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PLoS One. 2018 May 23;13(5):e0197131. doi: 10.1371/journal.pone.0197131. eCollection 2018.

The relevance of restrained eating behavior for circadian eating patterns in adolescents.

Author information

DONALD Study, Nutritional Epidemiology, Department of Nutrition and Food Sciences, Faculty of Agriculture, University of Bonn, Bonn, North Rhine-Westphalia, Germany.
Public Health Nutrition, Institute of Nutrition, Consumption and Health, Faculty of Natural Sciences, University Paderborn, Paderborn, North Rhine-Westphalia, Germany.



Restrained Eating, i.e. the tendency to restrict dietary intake to control body-weight, often emerges during adolescence and may result in changes in circadian eating patterns.


The objective of the present investigation was to determine the cross-sectional relevance of restrained eating for characteristics of circadian eating pattern in adolescents and whether changes in restrained eating are accompanied by concurrent changes in circadian eating pattern over the course of adolescence.


Two questionnaires assessing restrained eating (Score 0-30) with parallel 3-day weighed dietary records from two different time points were available from 209 (♂:101, ♀:108) 11-18 year old adolescents of the DONALD study. Mixed linear regression models were used to analyze whether restrained eating was associated with eating occasion frequency, snack frequency and morning and evening energy intake [in % of daily energy intake, %E]. Linear regression models were used to examine whether changes in restrained eating were associated with changes in the mentioned variables.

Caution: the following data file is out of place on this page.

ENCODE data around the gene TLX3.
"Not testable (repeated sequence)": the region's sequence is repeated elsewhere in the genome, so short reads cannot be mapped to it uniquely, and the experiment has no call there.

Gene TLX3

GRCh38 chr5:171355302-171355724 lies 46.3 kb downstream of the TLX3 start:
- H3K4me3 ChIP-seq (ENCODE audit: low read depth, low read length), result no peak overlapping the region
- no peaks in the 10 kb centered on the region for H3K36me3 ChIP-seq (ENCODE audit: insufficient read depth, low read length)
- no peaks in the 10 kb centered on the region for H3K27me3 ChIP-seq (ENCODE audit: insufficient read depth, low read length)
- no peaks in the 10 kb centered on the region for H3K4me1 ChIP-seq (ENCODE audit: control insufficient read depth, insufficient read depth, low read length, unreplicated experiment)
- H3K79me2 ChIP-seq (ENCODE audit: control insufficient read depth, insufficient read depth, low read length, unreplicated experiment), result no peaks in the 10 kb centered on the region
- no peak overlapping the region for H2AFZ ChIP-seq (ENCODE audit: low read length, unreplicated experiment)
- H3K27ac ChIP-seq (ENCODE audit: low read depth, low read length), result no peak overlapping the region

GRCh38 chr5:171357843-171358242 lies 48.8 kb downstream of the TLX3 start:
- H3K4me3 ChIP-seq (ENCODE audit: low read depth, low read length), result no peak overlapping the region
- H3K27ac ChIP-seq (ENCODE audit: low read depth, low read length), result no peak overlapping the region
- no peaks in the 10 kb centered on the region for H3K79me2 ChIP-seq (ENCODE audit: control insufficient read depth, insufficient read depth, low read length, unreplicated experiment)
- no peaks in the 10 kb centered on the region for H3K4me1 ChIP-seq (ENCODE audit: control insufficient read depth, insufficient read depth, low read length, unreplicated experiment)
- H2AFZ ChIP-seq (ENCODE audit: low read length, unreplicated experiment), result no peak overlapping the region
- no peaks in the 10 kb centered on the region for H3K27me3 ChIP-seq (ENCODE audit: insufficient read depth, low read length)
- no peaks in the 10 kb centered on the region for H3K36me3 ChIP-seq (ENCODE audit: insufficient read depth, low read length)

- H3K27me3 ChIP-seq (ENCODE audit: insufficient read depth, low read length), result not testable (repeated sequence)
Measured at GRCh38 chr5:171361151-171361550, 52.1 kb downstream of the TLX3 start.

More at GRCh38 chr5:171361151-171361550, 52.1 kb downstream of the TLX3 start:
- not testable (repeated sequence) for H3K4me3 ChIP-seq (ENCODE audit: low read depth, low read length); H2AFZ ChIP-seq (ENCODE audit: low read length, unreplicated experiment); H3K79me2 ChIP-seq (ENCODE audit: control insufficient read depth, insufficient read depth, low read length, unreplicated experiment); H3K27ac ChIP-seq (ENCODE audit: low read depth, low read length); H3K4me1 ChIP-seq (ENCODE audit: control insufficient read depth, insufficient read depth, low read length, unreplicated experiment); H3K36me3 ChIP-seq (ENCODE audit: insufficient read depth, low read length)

Among girls, greater restrained eating was cross-sectionally associated with higher morning energy intake (p = 0.03). Further, there was a tendency towards lower evening energy intake with higher levels of restrained eating for the whole sample (p = 0.06). No cross-sectional associations were found with eating occasion or snack frequency. Each one-point increase in restrained eating during adolescence was related to a concurrent decrease in eating occasion frequency by 0.04 (95% CI -0.08; -0.01, p = 0.02) and in evening energy intake by 0.36%E (95% CI -0.70; -0.03, p = 0.04). A tendency towards decreasing snack frequency with increasing restrained eating was observed (β = -0.03, 95% CI -0.07; 0.00, p = 0.07). No association was found between changes in restrained eating and concurrent changes in morning energy intake.


We found indications for cross-sectional and prospective associations between restrained eating and chronobiological aspects of food intake in adolescents. Our results suggest that restrained eating should be considered a relevant determinant of circadian eating patterns.

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